Virginia Civil Engineers Give the State's Infrastructure a "C" Grade

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Grades across 11 categories range from a "B" for bridges to a "D+" for wastewater.

December 13, 2022
American Society of Civil Engineers (ASCE)

VIRGINIA BEACH, Va. — The Virginia Section of the American Society of Civil Engineers (ASCE) released the 2022 Report Card for Virginia's Infrastructure today, with 11 categories of infrastructure receiving an overall grade of a 'C'. That means Virginia's infrastructure is in mediocre condition and requires attention. Virginia is a step ahead of the national average of 'C-' given in the 2021 Report Card for America's Infrastructure. Nine of the 11 categories ranked higher than the national grades, as only rail ('C-' compared to the national 'B' grade) and wastewater (tied with the national grade of 'D+') ranked the same or lower, a testament to the state's prioritization of its built environment. Virginia has implemented ambitious plans to improve each of its infrastructure systems and additional resources from the state level and the bipartisan infrastructure law will help these efforts. Civil engineers graded bridges (B), dams (C+), drinking water (C+), public parks (C), rail (C-), roads (C-), schools (C-), solid waste (B-), stormwater (C-), transit (C-), and wastewater (D+).

Virginia's transportation sector has performed better than the national average. Roughly 3% of the state's bridges are in poor condition – less than half the national average of 7.5% -- and the percentage of roads in 'good' condition rose from 48% in 2018 to 51% in 2022. Virginia is also a regional leader in transit services with connection to the Washington, D.C. Metro system and with 41 transit systems across the state, some of which have already surpassed pre-pandemic ridership levels. However, wastewater systems, despite making progress by reducing sewage overflows, face more than $6 billion in needs over 20 years and will need significantly more resources to improve systems and protect water quality for communities and the natural environment.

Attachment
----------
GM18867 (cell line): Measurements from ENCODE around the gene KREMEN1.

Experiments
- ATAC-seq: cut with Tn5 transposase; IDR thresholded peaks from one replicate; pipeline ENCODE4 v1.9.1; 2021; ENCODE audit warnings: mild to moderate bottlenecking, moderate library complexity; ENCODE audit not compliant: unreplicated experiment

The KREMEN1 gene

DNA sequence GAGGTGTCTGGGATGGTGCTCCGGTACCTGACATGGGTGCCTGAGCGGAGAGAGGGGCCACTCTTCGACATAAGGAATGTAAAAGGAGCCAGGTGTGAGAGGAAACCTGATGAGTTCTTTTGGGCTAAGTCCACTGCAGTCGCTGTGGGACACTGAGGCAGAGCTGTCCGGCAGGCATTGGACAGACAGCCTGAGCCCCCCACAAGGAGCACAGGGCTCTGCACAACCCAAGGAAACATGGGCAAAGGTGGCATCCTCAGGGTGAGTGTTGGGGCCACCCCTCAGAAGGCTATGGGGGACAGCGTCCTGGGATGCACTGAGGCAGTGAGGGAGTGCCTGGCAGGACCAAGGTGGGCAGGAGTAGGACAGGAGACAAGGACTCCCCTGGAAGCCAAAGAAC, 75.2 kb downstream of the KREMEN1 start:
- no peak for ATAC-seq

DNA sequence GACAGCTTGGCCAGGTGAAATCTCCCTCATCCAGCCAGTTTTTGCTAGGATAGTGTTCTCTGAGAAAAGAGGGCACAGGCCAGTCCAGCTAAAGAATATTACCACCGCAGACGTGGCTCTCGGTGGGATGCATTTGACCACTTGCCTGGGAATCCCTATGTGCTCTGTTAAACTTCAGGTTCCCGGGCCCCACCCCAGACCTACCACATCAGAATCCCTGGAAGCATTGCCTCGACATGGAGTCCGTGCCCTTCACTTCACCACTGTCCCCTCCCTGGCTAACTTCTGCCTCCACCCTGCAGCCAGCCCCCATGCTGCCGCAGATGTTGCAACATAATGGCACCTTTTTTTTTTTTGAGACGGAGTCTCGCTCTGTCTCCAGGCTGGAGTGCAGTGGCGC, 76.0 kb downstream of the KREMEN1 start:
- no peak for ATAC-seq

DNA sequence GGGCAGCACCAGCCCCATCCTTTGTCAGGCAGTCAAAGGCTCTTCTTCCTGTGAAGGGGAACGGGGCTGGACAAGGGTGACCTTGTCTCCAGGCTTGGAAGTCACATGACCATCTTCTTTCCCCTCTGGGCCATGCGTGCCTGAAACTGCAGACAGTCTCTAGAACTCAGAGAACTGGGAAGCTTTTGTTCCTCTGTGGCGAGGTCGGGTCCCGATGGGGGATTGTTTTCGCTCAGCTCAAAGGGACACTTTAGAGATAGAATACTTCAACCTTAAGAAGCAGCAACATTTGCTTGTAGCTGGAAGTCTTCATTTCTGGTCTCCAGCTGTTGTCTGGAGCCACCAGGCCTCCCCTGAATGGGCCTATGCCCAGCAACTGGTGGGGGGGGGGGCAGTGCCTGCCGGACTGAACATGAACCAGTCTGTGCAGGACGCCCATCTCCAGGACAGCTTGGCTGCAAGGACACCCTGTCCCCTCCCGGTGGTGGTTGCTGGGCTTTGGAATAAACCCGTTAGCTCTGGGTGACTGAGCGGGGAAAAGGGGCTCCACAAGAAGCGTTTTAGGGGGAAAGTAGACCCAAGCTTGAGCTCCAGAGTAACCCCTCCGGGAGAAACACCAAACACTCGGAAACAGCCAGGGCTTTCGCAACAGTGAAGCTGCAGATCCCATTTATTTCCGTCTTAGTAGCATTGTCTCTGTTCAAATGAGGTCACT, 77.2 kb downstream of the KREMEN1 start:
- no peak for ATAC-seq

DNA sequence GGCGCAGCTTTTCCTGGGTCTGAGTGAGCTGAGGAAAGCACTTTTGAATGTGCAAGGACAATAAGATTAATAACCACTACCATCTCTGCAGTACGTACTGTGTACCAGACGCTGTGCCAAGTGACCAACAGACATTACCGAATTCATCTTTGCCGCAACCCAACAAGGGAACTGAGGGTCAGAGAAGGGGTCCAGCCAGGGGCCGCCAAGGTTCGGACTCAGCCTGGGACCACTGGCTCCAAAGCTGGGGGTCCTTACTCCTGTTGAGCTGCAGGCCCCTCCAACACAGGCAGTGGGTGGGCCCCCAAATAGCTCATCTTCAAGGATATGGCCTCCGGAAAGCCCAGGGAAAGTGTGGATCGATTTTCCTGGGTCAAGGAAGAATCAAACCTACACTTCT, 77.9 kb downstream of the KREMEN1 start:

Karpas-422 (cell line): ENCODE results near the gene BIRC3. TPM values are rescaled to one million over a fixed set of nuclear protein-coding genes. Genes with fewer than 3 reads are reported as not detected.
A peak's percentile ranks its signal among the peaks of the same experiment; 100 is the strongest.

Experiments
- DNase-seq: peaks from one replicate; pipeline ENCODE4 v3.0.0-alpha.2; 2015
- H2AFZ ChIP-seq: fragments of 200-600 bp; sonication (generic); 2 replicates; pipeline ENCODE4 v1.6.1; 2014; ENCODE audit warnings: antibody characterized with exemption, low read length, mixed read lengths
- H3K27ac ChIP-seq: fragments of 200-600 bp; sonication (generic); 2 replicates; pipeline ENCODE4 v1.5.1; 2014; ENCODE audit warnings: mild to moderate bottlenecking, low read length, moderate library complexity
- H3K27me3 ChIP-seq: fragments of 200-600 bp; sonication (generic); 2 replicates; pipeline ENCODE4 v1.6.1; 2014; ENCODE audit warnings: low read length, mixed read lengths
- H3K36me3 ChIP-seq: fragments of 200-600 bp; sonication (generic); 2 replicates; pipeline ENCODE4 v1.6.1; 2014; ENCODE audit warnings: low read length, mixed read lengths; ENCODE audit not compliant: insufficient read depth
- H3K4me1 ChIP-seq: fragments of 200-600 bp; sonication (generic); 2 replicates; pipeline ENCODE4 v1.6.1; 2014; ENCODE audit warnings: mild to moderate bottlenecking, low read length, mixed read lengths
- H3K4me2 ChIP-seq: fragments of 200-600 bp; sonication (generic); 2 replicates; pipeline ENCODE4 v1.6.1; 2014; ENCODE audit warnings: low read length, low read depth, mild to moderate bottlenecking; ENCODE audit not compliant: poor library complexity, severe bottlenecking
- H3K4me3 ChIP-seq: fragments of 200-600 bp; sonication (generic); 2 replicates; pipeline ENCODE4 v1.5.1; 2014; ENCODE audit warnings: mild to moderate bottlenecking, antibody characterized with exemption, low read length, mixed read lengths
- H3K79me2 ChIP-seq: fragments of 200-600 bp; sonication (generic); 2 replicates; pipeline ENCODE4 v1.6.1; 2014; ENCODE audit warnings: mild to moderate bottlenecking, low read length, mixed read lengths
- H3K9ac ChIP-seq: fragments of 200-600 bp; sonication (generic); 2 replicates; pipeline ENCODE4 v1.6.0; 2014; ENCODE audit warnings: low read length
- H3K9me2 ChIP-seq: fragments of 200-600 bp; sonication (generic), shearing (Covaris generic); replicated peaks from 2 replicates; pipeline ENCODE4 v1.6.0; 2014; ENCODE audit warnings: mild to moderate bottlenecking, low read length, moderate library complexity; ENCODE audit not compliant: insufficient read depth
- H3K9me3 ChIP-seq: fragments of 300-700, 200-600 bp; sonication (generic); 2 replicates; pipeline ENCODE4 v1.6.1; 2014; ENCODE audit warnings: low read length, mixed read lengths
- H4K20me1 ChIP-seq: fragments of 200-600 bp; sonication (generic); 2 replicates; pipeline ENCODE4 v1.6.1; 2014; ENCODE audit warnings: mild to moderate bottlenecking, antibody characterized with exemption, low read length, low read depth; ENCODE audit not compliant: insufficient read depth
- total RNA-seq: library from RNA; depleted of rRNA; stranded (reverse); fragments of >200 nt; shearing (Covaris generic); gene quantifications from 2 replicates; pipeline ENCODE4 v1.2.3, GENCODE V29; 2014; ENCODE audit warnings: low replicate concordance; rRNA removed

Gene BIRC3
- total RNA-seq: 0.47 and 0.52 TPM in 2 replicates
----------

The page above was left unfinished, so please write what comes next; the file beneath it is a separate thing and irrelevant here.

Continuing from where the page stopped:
The Report Card was created as a public service to citizens and policymakers to inform them of the infrastructure needs in their state. Civil engineers used their expertise and school report card-style letter grades to condense complicated data into an easy-to-understand analysis of Virginia's infrastructure network. ASCE State and Regional Infrastructure Report Cards are modeled after the national Infrastructure Report Card, which gave America's infrastructure an overall grade of 'C-' in 2021.

To view the report card and all five categories, visit

Founded in 1852, the American Society of Civil Engineers represents more than 150,000 civil engineers worldwide and is America's oldest national engineering society. ASCE works to raise awareness of the need to maintain and modernize the nation's infrastructure using sustainable and resilient practices, advocates for increasing and optimizing investment in infrastructure, and improve engineering knowledge and competency. For more information, visit or and follow us on Twitter, @ASCETweets and @ASCEGovRel.


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